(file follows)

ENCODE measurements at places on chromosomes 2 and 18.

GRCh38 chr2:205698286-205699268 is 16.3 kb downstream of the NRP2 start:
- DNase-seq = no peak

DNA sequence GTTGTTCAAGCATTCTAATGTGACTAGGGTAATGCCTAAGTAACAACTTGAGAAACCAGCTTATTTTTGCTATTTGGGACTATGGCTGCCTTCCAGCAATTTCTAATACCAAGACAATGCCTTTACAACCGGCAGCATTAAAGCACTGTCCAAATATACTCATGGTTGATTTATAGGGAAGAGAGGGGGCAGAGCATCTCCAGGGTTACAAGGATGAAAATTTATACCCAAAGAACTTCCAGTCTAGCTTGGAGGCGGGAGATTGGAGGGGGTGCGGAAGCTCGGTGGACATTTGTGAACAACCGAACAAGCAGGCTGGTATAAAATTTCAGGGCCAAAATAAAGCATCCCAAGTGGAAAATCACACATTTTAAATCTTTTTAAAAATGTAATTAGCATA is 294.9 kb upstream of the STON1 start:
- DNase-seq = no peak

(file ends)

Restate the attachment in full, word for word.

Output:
ENCODE measurements at places on chromosomes 2 and 18.

GRCh38 chr2:205698286-205699268 is 16.3 kb downstream of the NRP2 start:
- DNase-seq = no peak

DNA sequence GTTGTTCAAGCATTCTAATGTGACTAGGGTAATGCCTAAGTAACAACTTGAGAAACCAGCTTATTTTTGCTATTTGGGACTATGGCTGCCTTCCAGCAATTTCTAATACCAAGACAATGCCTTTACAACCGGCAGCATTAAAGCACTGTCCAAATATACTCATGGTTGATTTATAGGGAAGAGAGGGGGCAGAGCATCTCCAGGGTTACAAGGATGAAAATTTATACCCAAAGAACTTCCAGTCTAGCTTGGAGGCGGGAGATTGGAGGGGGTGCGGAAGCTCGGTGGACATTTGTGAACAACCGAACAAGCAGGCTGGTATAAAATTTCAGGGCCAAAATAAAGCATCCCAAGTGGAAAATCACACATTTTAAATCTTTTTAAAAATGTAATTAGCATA is 294.9 kb upstream of the STON1 start:
- DNase-seq = no peak